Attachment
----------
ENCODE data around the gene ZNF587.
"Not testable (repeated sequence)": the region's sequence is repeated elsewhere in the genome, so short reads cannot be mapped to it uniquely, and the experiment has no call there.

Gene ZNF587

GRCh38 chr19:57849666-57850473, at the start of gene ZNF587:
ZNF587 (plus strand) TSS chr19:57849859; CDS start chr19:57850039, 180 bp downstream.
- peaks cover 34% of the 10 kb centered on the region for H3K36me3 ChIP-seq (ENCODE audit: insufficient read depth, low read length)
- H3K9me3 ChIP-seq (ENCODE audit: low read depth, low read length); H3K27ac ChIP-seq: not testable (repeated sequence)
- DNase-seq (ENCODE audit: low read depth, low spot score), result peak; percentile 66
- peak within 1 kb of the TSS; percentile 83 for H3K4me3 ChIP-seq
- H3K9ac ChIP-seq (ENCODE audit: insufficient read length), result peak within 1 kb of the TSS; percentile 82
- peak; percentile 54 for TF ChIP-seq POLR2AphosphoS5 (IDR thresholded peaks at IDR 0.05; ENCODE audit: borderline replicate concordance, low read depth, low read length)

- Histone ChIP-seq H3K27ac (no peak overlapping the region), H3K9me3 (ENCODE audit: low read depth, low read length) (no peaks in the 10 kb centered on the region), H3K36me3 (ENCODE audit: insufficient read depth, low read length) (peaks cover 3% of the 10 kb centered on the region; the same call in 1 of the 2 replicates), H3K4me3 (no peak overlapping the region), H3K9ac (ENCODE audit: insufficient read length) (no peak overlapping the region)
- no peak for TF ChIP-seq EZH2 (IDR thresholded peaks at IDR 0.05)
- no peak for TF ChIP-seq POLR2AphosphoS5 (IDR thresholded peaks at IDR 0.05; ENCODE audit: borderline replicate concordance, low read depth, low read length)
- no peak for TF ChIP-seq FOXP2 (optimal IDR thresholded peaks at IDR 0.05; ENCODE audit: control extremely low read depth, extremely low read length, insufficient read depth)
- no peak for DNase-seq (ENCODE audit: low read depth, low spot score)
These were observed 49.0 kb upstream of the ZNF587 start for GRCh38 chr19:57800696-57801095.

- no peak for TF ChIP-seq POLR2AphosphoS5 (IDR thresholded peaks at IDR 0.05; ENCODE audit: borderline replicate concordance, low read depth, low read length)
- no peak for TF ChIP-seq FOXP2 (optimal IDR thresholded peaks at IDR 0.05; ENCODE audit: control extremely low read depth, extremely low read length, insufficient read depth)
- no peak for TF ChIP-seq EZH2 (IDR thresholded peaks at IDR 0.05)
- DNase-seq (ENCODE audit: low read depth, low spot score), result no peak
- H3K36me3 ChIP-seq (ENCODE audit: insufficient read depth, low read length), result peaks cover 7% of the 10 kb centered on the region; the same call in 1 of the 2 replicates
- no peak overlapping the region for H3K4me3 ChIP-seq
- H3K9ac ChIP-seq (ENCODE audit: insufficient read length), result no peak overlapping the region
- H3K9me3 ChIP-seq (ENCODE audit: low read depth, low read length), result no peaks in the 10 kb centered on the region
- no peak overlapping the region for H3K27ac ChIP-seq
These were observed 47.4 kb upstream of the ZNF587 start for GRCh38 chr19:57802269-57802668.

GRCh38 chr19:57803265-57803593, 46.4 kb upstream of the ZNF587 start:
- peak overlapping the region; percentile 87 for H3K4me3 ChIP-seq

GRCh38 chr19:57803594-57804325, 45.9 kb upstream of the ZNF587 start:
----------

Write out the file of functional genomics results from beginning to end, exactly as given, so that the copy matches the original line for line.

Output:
ENCODE data around the gene ZNF587.
"Not testable (repeated sequence)": the region's sequence is repeated elsewhere in the genome, so short reads cannot be mapped to it uniquely, and the experiment has no call there.

Gene ZNF587

GRCh38 chr19:57849666-57850473, at the start of gene ZNF587:
ZNF587 (plus strand) TSS chr19:57849859; CDS start chr19:57850039, 180 bp downstream.
- peaks cover 34% of the 10 kb centered on the region for H3K36me3 ChIP-seq (ENCODE audit: insufficient read depth, low read length)
- H3K9me3 ChIP-seq (ENCODE audit: low read depth, low read length); H3K27ac ChIP-seq: not testable (repeated sequence)
- DNase-seq (ENCODE audit: low read depth, low spot score), result peak; percentile 66
- peak within 1 kb of the TSS; percentile 83 for H3K4me3 ChIP-seq
- H3K9ac ChIP-seq (ENCODE audit: insufficient read length), result peak within 1 kb of the TSS; percentile 82
- peak; percentile 54 for TF ChIP-seq POLR2AphosphoS5 (IDR thresholded peaks at IDR 0.05; ENCODE audit: borderline replicate concordance, low read depth, low read length)

- Histone ChIP-seq H3K27ac (no peak overlapping the region), H3K9me3 (ENCODE audit: low read depth, low read length) (no peaks in the 10 kb centered on the region), H3K36me3 (ENCODE audit: insufficient read depth, low read length) (peaks cover 3% of the 10 kb centered on the region; the same call in 1 of the 2 replicates), H3K4me3 (no peak overlapping the region), H3K9ac (ENCODE audit: insufficient read length) (no peak overlapping the region)
- no peak for TF ChIP-seq EZH2 (IDR thresholded peaks at IDR 0.05)
- no peak for TF ChIP-seq POLR2AphosphoS5 (IDR thresholded peaks at IDR 0.05; ENCODE audit: borderline replicate concordance, low read depth, low read length)
- no peak for TF ChIP-seq FOXP2 (optimal IDR thresholded peaks at IDR 0.05; ENCODE audit: control extremely low read depth, extremely low read length, insufficient read depth)
- no peak for DNase-seq (ENCODE audit: low read depth, low spot score)
These were observed 49.0 kb upstream of the ZNF587 start for GRCh38 chr19:57800696-57801095.

- no peak for TF ChIP-seq POLR2AphosphoS5 (IDR thresholded peaks at IDR 0.05; ENCODE audit: borderline replicate concordance, low read depth, low read length)
- no peak for TF ChIP-seq FOXP2 (optimal IDR thresholded peaks at IDR 0.05; ENCODE audit: control extremely low read depth, extremely low read length, insufficient read depth)
- no peak for TF ChIP-seq EZH2 (IDR thresholded peaks at IDR 0.05)
- DNase-seq (ENCODE audit: low read depth, low spot score), result no peak
- H3K36me3 ChIP-seq (ENCODE audit: insufficient read depth, low read length), result peaks cover 7% of the 10 kb centered on the region; the same call in 1 of the 2 replicates
- no peak overlapping the region for H3K4me3 ChIP-seq
- H3K9ac ChIP-seq (ENCODE audit: insufficient read length), result no peak overlapping the region
- H3K9me3 ChIP-seq (ENCODE audit: low read depth, low read length), result no peaks in the 10 kb centered on the region
- no peak overlapping the region for H3K27ac ChIP-seq
These were observed 47.4 kb upstream of the ZNF587 start for GRCh38 chr19:57802269-57802668.

GRCh38 chr19:57803265-57803593, 46.4 kb upstream of the ZNF587 start:
- peak overlapping the region; percentile 87 for H3K4me3 ChIP-seq

GRCh38 chr19:57803594-57804325, 45.9 kb upstream of the ZNF587 start: